Step 5: Rules with Context
Rules with Context
Very often we want a keyboard to produce different output based on more than just the last keystroke. For example, in the Quick French keyboard, we want the key e to produce one of è, é, ë, ê, or just e, depending on what was typed immediately before it. To do this we must make our rules look at the context.
The context is the output from previous rules; that is, the characters that are displayed on the screen. We can make a rule work with only certain context by putting this before the plus sign in the rule:
"^" + "e" > "ê"
With this rule, whenever an e is typed, if it was preceded by a caret (^), the output will be ê. It is important to remember that the context consists of output from previous rules, not the previous keystrokes. To emphasize this point, consider the four rules below:
+ "a" > "b" + "b" > "c" "b" + "c" > "d" "c" + "d" > "e"
With these rules, typing bc would produce the output cc, and not d, as you might initially expect. This is because the key b is converted by the second rule into the output c, while the third rule expects a context of b, and not c; we would have to type ac to get d.
However, if a key has no matching rule, the output will be the same as the key: so the output e will be produced for either of the inputs cd (because c by itself has no rule), and bd.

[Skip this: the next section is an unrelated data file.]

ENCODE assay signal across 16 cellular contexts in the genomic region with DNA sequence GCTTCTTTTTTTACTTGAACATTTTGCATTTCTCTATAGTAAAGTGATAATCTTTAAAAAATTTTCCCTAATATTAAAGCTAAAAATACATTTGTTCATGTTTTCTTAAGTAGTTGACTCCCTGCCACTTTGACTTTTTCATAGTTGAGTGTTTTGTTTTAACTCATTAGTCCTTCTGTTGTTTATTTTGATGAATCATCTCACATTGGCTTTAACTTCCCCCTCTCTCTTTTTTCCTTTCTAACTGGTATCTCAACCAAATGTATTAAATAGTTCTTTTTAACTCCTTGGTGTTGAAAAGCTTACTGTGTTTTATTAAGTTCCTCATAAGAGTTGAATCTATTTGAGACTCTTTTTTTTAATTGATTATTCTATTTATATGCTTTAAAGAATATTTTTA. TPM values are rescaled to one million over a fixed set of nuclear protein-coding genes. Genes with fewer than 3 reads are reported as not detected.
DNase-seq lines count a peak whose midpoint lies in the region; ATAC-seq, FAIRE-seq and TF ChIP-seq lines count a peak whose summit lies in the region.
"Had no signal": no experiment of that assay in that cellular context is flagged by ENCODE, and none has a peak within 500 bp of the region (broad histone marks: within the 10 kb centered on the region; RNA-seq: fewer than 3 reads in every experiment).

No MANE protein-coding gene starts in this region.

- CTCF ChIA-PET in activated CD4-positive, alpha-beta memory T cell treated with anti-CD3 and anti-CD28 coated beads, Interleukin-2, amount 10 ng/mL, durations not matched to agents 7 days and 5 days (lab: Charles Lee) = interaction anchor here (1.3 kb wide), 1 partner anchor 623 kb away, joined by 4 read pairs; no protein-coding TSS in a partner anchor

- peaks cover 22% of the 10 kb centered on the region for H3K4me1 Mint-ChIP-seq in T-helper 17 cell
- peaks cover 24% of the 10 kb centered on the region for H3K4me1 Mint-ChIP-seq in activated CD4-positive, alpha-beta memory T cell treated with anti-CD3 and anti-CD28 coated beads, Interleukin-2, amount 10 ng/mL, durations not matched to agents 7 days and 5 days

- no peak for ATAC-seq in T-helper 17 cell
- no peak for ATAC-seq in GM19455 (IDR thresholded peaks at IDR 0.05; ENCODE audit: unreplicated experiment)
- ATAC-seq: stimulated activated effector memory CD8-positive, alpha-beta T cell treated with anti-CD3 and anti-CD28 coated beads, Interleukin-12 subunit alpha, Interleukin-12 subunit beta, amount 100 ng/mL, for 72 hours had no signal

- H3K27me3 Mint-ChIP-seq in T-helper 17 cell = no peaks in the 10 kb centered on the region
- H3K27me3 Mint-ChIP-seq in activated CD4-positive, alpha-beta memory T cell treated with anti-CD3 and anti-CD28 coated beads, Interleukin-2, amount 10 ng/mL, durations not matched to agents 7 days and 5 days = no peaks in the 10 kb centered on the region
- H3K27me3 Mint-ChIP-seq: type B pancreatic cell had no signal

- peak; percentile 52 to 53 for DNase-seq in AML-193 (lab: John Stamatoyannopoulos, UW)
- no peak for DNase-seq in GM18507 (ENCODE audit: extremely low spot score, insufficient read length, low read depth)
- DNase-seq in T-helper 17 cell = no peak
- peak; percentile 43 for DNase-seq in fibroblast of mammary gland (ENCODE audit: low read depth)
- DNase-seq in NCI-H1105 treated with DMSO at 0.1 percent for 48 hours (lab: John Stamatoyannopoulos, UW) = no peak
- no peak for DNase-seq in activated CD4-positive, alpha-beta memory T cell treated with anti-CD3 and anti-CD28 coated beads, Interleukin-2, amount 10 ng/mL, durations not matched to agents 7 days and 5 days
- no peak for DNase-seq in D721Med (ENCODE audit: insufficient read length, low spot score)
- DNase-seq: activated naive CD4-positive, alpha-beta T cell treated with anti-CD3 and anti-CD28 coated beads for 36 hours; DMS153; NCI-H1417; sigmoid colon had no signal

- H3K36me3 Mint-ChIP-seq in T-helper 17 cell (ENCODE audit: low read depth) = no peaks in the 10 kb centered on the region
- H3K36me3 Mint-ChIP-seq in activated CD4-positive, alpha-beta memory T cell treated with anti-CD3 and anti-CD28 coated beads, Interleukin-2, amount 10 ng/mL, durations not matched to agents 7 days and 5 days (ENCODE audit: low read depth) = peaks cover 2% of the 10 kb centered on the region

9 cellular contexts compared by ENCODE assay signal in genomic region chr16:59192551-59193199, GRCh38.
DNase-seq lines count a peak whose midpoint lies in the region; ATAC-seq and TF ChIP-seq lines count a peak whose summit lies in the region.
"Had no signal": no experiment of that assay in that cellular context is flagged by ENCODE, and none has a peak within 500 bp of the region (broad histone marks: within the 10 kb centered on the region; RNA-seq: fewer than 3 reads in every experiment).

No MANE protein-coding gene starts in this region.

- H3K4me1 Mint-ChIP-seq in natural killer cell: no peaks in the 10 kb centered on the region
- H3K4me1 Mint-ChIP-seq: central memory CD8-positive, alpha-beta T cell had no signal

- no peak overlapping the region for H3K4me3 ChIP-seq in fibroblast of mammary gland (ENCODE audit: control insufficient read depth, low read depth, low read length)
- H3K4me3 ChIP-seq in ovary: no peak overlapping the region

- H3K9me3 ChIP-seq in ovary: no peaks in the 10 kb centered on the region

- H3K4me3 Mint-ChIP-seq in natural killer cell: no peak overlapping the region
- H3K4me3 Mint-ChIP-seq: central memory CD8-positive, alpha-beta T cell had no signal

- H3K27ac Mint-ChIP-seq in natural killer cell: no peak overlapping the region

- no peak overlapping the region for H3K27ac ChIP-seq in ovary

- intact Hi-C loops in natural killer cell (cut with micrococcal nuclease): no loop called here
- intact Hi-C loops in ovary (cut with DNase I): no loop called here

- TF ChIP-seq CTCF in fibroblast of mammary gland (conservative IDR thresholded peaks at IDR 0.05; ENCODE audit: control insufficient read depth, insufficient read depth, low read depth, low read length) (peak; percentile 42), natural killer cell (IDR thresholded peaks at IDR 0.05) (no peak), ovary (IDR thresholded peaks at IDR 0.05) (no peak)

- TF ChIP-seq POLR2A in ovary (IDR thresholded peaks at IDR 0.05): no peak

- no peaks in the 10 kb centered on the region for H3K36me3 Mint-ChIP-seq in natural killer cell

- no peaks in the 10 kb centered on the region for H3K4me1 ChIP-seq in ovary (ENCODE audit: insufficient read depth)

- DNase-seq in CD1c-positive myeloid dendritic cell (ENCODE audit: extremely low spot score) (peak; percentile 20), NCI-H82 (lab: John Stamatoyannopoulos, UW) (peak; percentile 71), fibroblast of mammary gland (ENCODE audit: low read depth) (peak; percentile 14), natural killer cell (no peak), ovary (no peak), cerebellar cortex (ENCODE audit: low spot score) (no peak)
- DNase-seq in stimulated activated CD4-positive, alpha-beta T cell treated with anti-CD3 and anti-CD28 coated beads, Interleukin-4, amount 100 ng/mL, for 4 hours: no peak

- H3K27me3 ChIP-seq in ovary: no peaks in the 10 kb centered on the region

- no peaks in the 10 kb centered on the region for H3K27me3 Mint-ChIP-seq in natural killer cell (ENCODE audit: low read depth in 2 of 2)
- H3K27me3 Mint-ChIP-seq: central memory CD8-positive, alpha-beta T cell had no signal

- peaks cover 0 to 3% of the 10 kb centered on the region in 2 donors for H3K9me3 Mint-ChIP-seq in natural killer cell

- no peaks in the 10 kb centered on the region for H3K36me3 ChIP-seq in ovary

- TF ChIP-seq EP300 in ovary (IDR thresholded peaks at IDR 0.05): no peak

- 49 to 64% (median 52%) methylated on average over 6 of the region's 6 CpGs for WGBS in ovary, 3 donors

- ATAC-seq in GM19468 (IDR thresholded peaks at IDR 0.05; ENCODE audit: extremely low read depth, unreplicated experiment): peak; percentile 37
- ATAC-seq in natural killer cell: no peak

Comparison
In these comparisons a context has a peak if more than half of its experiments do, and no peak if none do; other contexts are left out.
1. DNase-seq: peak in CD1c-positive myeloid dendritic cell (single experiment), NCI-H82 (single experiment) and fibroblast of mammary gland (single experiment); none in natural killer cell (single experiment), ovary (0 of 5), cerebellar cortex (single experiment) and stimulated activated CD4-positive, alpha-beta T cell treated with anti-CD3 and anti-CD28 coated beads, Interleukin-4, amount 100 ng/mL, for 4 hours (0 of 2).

Continuing the Quick French keyboard
Now we know how to create context-dependent rules, we can continue making the Quick French keyboard. Let's start with the rules for acute-accented characters, using the ANSI codes from the table we prepared earlier:
c lowercase characters with acute accent "'" + "a" > U+00E1 "'" + "e" > U+00E9 "'" + "i" > U+00ED "'" + "o" > U+00F3 "'" + "u" > U+00FA "'" + "y" > U+00FD c uppercase characters with acute accent "'" + "A" > U+00C1 "'" + "E" > U+00C9 "'" + "I" > U+00CD "'" + "O" > U+00D3 "'" + "U" > U+00DA "'" + "Y" > U+00DD
We can also create similar rules for the other thirty-odd accented characters.
As you can see, even for a simple keyboard like this we quickly end up with a large number of rules, which makes for clumsiness. We
can make things simpler using stores, and the